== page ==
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Python Programming

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  • The Real Python Podcast – Episode #17: Linear Programming, PySimpleGUI, and More

    Are you familiar with linear programming, and how it can be used to solve resource optimization problems? Would you like to free your Python code from a clunky command line and start making convenient graphical interfaces for your users? This week on the show, David Amos is back with another batch of PyCoder's Weekly articles and projects.

  • Managing Python Environments with direnv and pyenv
  • wxPython by Example – Creating a wx.Notebook (Video)

    In this tutorial, you will learn how to add a wx.Notebook to your GUI application using wxPython. The notebook widget is how you would add a tabbed interface to your application.

  • 12+ Free (or Low-Cost) Websites to Empower Your Programming Education

    Although we still talk about programming as a standalone career, the dominance of technology in our lives makes it clear that coding is much more than a career path. In my opinion, computer science is more than a college major or a high-paid job - it’s a skill, essential for thriving in a modern-day economy.

    Regardless of what you want to do for a living - work in healthcare, marketing, business, or other fields - you will see more coding and have to deal with the growing number of technologies throughout your entire life.

    Now that we live in a tech-driven world, asking “Should I learn to program” is almost synonymous with “Should I learn to speak, read, or count?”. The short answer is: yes.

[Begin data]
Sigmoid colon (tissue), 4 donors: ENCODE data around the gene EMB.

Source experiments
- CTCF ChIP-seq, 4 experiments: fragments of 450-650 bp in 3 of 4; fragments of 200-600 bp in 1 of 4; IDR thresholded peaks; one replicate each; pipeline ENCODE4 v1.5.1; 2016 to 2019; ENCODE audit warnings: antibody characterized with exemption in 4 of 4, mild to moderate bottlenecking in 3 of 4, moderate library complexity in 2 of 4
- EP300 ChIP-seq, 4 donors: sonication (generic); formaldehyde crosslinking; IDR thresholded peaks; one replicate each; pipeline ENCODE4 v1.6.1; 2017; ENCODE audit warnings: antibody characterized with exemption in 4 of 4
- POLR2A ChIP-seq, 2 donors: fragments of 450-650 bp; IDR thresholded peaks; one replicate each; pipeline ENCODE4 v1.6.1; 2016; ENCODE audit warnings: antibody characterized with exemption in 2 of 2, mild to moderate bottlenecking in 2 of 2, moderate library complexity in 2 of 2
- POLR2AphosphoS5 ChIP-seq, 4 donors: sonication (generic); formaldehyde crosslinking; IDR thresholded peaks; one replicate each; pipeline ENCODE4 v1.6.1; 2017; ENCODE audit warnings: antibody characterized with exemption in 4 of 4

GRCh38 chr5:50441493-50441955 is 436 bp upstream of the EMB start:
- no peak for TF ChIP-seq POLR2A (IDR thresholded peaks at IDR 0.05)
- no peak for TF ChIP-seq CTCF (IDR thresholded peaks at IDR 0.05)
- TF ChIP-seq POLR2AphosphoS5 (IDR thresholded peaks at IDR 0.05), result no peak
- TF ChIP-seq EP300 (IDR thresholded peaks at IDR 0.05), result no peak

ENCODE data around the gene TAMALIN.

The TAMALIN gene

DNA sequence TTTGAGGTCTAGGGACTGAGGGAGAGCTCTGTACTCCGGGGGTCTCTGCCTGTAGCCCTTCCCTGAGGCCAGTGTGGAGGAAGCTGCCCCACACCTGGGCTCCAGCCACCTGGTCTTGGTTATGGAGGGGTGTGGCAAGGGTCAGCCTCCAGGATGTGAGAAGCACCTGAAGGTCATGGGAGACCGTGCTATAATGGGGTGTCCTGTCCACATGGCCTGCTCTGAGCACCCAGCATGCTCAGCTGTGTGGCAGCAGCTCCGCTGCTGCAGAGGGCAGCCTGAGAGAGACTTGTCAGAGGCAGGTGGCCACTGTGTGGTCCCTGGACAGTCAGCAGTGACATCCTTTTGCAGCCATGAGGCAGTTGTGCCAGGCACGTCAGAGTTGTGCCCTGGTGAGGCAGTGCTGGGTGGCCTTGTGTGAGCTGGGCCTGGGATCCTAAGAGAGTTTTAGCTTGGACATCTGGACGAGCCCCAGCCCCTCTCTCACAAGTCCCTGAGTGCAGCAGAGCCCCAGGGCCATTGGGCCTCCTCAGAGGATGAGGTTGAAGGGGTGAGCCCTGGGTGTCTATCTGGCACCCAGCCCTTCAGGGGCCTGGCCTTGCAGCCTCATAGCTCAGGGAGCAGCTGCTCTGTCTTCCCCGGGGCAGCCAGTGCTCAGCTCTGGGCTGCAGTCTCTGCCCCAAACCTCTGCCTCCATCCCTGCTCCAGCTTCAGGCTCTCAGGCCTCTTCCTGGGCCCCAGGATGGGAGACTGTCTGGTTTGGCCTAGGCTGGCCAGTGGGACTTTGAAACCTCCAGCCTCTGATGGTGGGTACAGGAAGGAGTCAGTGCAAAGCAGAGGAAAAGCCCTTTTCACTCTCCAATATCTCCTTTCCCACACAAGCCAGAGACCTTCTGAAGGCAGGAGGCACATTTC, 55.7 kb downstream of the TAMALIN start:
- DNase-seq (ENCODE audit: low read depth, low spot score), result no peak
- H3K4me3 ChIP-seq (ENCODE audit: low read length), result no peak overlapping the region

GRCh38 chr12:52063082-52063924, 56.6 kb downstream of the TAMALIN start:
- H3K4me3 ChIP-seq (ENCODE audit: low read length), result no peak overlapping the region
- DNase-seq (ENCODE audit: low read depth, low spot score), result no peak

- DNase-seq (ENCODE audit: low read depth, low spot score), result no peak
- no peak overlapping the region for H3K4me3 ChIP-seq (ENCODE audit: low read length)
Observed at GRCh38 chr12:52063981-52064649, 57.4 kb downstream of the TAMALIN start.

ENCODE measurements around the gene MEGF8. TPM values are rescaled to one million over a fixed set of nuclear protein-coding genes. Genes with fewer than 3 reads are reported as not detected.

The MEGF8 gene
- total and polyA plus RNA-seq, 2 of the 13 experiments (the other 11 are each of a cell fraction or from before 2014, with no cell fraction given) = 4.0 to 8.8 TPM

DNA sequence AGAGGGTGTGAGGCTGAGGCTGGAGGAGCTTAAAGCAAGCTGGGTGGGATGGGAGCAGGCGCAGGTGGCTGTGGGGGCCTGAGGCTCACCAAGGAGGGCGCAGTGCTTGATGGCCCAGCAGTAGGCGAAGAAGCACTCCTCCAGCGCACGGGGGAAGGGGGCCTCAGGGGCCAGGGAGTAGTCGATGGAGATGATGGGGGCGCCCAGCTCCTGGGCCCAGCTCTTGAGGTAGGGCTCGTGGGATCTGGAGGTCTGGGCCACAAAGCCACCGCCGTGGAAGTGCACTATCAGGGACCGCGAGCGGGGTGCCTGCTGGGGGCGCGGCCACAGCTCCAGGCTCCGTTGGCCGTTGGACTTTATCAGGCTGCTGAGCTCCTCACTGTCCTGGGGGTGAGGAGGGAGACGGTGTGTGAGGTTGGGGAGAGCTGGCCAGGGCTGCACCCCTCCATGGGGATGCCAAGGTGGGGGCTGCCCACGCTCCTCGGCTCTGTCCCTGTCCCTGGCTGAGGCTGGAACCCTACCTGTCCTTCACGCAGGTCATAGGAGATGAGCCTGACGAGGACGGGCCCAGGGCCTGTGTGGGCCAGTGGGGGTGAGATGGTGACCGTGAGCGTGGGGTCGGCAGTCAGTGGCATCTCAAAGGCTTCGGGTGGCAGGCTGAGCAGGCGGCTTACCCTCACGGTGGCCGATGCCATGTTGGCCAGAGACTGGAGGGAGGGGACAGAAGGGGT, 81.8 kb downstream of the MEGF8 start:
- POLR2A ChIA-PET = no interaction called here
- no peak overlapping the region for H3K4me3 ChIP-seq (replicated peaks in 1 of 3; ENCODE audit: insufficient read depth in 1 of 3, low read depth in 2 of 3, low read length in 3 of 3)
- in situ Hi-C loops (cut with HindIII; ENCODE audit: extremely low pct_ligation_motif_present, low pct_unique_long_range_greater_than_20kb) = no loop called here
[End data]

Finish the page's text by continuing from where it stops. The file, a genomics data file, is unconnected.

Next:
How to start your journey in coding? The good news is, there are plenty of resources to support you all the way through. To save you the trouble of looking them up and choosing the right ones, I created my list of learning platforms that offer well-rounded programming education and help you stay competitive on the job market.

    Here are 12+ useful educational resources every coding student should check out.

  • A Hundred Days of Code, Day 003 - Methods

    My understanding about methods? They are functions in classes that help me manipulate the data the objects contain when they are created.

    I have been using something them subconsciously all along.
    The __init__ method, that is called/run automatically every time an object is created.

  • Another try at a new Python module for OpenPGP aka johnnycanencrypt

    Using OpenPGP from Python is a pain. There are various documentation/notes on the Internet explaining why, including the famous one from isis agora lovecraft where they explained why they changed the module name to pretty_bad_protocol.

    sequoia-pgp is a Rust project to do OpenPGP from scratch in Rust, and as library first approach. You can see the status page to see how much work is already done.

    Using this and Pyo3 project I started writing an experimental Python module for OpenPGP called Johnny Can Encrypt.

  • PSF GSoC students blogs: Weekly Check-in #4

More in Tux Machines

Python Programming

  • Multiple File/Image Upload with Django 3, Angular 10 and FormData

    In the previous tutorial we have seen how to implement file uploading in Django and Angular 10. In this tutorial, we'll see how to implement multiple file uploading with FormData. It's recommended that you start from the previous tutorial to see detailed steps of how to create a django project, how to install Angular CLI and generate a new Angular 10 project along with services and components as we won't cover those basics in this part.